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No wonder the carpet wasn’t red, award show fashion has become beige


Even the organizers of the Oscars have given up on the red carpet and replaced the crimson runway this year with a strip called Champagne that looked more like the dregs of a dubious California sparkling wine.

Once a highlight on the international fashion calendar, where armchair critics were treated to outrageous and extravagant displays of ego in sequins, satins and swan suits, the pre-show preening for the Academy Awards has become as predictable as an episode of Is it pie?

Memorable outfits from the Oscars past, such as Celine Dion’s back-to-front white Dior tuxedo in 1999, worn with a jolly fedora hat, Gwyneth Paltrow’s ill-fitting pink Ralph Lauren prom dress, also from 1999, and Nicole Kidman’s mink-trimmed chartreuse silk dress by John Galliano for Christian Dior in 1997 once inspired water cooler conversations, high street knock-offs and inventive Halloween costumes.

Can we look forward instead of back?

Cher in 1986 wearing a towering Bob Mackie headdress and bared midriff, designed to attract attention following her nomination by the Academy for Maskand a pure Mackie when she picked up the figurine for hit by the moon two years later, it continues to inspire designers, drag queens and Kardashians.

This year it’s already hard to remember the details of the polite outfits worn by Jennifer Connelly, Cate Blanchett, Ana de Armas and Ava DuVernay, all decked out in Louis Vuitton, as innocent advertisements for the French luxury brand.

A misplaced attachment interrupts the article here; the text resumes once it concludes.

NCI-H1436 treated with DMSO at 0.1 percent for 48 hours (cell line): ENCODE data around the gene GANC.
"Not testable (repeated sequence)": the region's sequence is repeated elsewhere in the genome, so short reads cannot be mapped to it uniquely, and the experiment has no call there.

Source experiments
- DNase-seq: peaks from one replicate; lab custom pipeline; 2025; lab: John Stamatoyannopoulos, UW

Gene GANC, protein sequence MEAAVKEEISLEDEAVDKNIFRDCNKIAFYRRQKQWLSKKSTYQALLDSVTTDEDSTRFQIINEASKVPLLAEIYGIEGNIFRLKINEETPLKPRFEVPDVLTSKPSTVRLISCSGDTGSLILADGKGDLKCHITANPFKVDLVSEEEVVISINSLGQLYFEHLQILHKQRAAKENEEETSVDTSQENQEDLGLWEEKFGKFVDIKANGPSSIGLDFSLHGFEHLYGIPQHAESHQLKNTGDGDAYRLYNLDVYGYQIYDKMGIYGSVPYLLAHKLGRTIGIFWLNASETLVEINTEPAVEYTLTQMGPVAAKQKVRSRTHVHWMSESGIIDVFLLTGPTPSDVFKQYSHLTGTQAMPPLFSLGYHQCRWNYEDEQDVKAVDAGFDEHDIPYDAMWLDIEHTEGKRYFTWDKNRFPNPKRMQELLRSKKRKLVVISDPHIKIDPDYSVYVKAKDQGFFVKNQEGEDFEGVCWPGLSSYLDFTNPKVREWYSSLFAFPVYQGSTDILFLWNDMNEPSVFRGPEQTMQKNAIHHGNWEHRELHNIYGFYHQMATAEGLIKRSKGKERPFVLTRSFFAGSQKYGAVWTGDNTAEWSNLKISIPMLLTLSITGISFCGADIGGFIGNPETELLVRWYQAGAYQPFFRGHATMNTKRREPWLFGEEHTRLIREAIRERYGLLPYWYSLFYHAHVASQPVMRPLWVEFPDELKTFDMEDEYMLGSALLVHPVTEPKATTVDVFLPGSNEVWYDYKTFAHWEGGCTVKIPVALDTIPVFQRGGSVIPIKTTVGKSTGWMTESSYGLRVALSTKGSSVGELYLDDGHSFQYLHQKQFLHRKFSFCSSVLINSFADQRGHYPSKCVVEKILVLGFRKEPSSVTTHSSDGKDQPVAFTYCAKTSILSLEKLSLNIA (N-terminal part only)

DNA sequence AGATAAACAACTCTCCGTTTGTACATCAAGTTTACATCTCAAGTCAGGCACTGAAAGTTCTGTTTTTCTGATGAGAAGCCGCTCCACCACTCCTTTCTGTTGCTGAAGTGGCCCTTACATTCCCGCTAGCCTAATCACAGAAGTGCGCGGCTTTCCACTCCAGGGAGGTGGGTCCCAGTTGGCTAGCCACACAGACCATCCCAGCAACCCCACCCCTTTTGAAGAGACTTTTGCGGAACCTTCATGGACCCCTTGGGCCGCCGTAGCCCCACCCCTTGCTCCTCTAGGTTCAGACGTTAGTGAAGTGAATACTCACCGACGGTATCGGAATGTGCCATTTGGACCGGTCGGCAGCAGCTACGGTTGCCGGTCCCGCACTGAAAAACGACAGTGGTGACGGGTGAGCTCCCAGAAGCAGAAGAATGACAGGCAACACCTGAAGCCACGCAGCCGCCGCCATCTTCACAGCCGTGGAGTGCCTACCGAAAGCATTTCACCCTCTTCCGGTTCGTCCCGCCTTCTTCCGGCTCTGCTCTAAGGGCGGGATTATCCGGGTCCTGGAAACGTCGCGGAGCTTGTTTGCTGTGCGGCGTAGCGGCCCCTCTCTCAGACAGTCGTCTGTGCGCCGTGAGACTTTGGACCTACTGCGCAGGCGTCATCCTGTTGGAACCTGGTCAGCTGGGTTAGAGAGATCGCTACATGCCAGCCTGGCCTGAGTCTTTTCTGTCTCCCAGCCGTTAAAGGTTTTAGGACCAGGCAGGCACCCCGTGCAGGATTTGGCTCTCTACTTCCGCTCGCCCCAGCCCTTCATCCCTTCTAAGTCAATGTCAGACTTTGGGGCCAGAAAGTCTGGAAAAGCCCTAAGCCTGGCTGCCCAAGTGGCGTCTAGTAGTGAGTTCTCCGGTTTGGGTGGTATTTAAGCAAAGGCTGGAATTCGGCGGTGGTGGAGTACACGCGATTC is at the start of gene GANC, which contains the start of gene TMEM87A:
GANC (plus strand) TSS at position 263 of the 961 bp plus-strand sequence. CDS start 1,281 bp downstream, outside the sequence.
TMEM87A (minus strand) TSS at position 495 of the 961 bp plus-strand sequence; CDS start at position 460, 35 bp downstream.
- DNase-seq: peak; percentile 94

The black-and-white era of cinema returned in tasteful dresses that largely eschew technicolor, except for Salma Hayek in copper sequins and sightings of pale pink Prada dresses.

It’s easy to blame the luxury houses for red carpet fatigue, as they’ve clung to the Academy Awards as the perfect advertising opportunity as the pages of fashion magazines recede like a Miu Miu miniskirt. After a quick scan of the Oscars winners, it seems that Louis Vuitton, Gucci, Versace and Armani are recruiting starlets the moment their names are recognizable enough to appear in a Google alert, giving them access to outfits that are guaranteed will be fawned by publications indebted to their advertising dollars.

This makes it more difficult for contemporary brands such as Area, The Blonds and Dion Lee to showcase their headline-grabbing apparel to the event’s dwindling viewership. The Armas in Lee’s motocross-inspired pants, recently worn by former U.S. First Lady Michelle Obama, is more likely to grab free space in your memory bank than any other Marilyn Monroe-style dress.

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